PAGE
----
KBR Horse Training Information

Exercising Body AND Mind

Why Grooming is Important
when Gentling Wild Horses

Much has been written and taught about round penning, working with a pole, working on lines and other methods to train wild or unsocialized horses. These are important skills, however they represent only part of the process of truly gentling a wild horse. Particularly with horses of a stand-offish nature, limiting your work to only these methods will often come up short of the results that you need.

The Typical Scenario:

"Help! My horse moves nicely on the line and leads for me, but she knocks the farrier down when he tries to trim her and my vet won't touch her!"

Many wild horses figure out pretty quickly how to deal with humans in the round pen or on the line. Their nature is to move forward and the handler exploits that nature to get the horse to walk, trot, yield and back up. It all looks very impressive, but what's often missing is the ability for that forward moving horse to stand quietly while someone is up close and personal. Even more critical is for the horse to be able to relax while someone is picking up and working on his foot. Yet constantly vets, farriers and others are asked to work on tense, reactive horses that may not be able to maintain their balance or may react violently when they reach their stress limits in a confined situation.

Round penning looks great...
But this owner got her horse solid first
then worked on motion skills


Aside from the obvious element of being able to clean your horse, grooming has specific training advantages. If you groom properly and are sensitive to the horse, the process of being groomed should provide physical and social comfort to the horse and the training objectives are beneficial byproducts. Grooming should be an important element of the bonding process between horse and handler.

Getting into the horse's space:

Horses naturally don't like predators in their personal space. Additionally, a horse's space is generally off-limits to a lesser ranked horse unless an invitation is offered, usually in the form of the more dominant horse offering some reciprocal grooming. While to a wild horse, having a human rub a brush over a him is a foreign concept, most horses figure out pretty quickly that this is how those strange two legged creatures do their grooming and accept the process as not only something to tolerate, but something to appreciate.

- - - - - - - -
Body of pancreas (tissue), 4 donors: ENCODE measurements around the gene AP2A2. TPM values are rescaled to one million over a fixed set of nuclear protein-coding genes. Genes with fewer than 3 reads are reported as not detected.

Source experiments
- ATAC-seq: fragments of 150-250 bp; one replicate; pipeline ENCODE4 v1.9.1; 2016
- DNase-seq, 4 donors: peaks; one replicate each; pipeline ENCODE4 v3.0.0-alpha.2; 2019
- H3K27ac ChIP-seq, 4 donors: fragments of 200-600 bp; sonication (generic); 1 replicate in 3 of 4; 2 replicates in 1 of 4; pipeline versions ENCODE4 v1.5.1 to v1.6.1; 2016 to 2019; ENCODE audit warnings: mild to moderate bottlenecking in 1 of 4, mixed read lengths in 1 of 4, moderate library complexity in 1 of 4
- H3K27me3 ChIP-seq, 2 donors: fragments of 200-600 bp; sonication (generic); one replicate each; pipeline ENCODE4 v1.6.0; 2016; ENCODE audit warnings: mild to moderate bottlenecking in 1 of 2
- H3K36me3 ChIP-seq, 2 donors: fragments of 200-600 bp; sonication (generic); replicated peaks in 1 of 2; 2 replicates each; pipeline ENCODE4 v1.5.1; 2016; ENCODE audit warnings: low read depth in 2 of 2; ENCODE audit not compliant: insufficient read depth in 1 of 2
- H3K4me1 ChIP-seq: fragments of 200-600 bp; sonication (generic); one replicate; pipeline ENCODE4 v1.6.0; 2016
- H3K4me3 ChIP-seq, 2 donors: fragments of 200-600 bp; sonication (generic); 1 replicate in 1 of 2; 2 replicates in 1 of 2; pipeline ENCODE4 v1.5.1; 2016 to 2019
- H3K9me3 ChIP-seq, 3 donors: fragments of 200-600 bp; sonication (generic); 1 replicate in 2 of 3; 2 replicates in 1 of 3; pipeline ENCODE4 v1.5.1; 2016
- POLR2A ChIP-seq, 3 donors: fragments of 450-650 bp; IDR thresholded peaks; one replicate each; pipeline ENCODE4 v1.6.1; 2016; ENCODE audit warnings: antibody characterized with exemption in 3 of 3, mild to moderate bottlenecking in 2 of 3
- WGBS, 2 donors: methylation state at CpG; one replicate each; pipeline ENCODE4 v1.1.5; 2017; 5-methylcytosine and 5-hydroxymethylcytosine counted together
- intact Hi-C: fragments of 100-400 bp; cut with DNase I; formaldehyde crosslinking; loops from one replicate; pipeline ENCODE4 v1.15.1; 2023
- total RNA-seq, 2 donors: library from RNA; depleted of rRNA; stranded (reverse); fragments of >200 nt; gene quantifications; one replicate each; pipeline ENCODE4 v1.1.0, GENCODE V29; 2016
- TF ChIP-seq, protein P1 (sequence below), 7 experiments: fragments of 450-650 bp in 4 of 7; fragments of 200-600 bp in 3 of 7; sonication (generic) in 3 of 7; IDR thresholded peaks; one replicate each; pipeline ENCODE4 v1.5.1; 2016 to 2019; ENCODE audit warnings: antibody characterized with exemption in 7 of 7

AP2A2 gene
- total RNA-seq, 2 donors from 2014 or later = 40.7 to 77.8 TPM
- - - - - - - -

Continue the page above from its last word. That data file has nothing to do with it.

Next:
Once that connection is made, the handler is coming from the more dominant space of initiating grooming which reinforces the much needed hierarchical relationship between handler and horse.

Body language tells a lot.
This horse is leaning away slightly
but is starting to accept being brushed
as evidenced by the slack lead rope
Making Contact with the Horse:

In the early going, making contact with a wild or unsocialized horse is a tenuous process at best. The horse, who doesn't have good depth perception, is programmed to avoid any movement which is threatening or unfamiliar. A tiny mistake on the handler's part and the horse is likely to react in flight. However for both practical and safety reasons we want the horse to be comfortable with our making contact anywhere without reacting by leaving, kicking, pawing or biting.

Once the horse accepts being groomed, the handler can retract the brush and make repeated contacts. When done correctly the horse should consider, rather than react to the contact and be conditioned to the concept that being touched by humans is not fundamentally a bad thing.

Making contact: Her ears are
still on me but her eyes are relaxed
Expanding the Safe Zone: